Let me refer then for a moment to this business vote, as it is called. It is quite possible that it is not the most scientific way of giving representation to business. It is quite possible it might want some modification, but I should like to remind your Lordships that it was left in as part of the compromise of 1918. It really therefore requires a good deal of defence on the part of the Government and they have to explain why they are doing away with it, more especially as they have stated that in an electorate of 26,000,000 it is a comparatively small vote of 500,000. For myself I defend the retention of this vote because, after all, it does give particular and additional representation to classes who are very badly represented on the whole in our electoral system; that is to say, those who have general control of creative production and also of the distribution of our products. I think it is part of the best Socialist doctrine nowadays to give far more support and weight to the controlling and constructive elements in our society than they did thirty or forty years ago.

It is of course on the activities and business capacities of these men and women that the whole structure of our economy depends, because we depend on that and on our export trade and production to sustain our gigantic volume of expenditure. Therefore it seems to me a little unwise that these people should be put on exactly the same basis as the consumers and—shall I say?—the wage earners who have not that great responsibility for the conduct of business in this country. I do not put it on the ground that it is the representation of wealth. For some reason or other the Home Secretary seemed to take that view. It is not the representation of mere wealth. It is the representation of the constructive elements in the making of wealth and of the brains and intelligence which go to create that wealth.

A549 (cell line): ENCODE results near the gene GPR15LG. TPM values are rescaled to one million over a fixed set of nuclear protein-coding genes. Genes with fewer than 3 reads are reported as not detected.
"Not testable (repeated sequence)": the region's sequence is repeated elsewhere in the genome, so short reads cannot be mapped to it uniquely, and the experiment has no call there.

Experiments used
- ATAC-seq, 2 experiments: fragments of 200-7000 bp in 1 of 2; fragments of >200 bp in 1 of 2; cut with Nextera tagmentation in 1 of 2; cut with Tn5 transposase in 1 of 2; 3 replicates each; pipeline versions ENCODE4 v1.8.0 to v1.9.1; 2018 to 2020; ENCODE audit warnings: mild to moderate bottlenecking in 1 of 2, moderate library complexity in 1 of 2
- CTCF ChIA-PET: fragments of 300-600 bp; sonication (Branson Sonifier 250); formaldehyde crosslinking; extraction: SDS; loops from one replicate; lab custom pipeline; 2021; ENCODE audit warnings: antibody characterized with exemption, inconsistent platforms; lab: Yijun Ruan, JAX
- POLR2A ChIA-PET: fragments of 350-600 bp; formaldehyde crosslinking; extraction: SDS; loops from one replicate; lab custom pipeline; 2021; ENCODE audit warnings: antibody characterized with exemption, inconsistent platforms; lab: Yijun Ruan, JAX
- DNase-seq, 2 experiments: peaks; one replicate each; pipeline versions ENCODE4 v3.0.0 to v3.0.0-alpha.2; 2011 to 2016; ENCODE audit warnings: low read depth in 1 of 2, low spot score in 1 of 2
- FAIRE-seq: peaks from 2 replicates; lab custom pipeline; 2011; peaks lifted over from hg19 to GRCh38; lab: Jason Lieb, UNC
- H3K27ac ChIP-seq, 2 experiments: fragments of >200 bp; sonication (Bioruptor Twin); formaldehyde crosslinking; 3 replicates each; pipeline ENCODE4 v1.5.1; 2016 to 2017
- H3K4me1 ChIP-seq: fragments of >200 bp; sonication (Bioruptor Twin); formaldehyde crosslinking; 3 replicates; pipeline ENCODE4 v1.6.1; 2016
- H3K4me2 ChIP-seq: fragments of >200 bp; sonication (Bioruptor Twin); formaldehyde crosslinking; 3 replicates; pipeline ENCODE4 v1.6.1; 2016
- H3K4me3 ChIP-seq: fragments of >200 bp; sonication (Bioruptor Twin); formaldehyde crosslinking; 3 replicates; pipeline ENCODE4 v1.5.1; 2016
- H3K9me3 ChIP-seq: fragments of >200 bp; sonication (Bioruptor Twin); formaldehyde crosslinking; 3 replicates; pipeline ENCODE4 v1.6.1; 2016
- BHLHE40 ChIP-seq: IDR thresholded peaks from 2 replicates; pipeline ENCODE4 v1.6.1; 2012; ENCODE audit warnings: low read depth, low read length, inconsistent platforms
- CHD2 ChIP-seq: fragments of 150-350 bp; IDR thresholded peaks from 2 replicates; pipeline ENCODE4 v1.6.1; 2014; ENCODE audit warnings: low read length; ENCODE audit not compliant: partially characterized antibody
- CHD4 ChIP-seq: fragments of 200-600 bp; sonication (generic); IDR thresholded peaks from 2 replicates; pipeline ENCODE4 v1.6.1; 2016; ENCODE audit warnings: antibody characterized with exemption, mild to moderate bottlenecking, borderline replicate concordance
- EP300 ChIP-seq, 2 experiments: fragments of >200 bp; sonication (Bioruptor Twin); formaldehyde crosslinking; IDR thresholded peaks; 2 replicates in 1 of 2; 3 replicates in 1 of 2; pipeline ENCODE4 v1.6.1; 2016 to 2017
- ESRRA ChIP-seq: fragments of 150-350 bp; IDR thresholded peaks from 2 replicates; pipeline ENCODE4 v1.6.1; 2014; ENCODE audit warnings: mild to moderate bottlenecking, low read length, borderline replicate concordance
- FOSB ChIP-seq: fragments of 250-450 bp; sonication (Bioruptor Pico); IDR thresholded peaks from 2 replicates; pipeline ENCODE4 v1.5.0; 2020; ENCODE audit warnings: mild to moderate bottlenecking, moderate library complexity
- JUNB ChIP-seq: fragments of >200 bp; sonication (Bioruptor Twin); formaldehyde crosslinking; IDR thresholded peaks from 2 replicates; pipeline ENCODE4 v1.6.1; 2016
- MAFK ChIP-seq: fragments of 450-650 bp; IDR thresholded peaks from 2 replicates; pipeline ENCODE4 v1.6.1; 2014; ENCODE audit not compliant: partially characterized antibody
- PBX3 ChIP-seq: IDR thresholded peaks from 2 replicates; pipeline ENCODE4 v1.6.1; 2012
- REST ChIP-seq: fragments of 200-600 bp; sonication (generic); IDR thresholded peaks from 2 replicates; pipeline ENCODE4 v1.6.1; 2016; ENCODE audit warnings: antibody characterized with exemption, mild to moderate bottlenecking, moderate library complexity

On the narrower point—shall I call it?—of University representation, I certainly should like very heartily to congratulate the Government on having retained University representation. It would have been rather absurd in these days when we talk of the value of higher education, if the Government had deliberately taken away representation from Universities. It is perfectly true that I think they had a tendency that way at first, but that tendency was cured by the vote in another place and they very frankly accepted that vote. Their education, as it were, was improved in that way, and I want to improve their education one step further because if you are going to do a thing you ought to do it not half-heartedly but with a certain generosity. If you apologise, apologise fully. If you thank a man for what he has done, thank him with effusion. Do not merely retain these University seats and then say that the voter must make the unpleasant choice of voting either in his own constituency or in the University. If you do that you lend yourselves to all sorts of undesirable arrangements and wire-pulling and the very idea of University representation is therefore spoiled, because a man, though he may vote on ordinary lines in his constituency, can in his University vote forget the mere ordinary political tendencies by which he is swayed and vote on higher considerations promoted by University education.

As to the City of London representation, the Government say that you can register in the City but you cannot have more than one vote. Therefore, you are going to have the City represented by whom? Not by the great financial and business interests, but probably by a few hundreds of caretakers who live in the City. I would urge the Government therefore to reconsider not only the business vote but as part of it this question of the double vote and the question of making real the representation of Universities and of the City of London.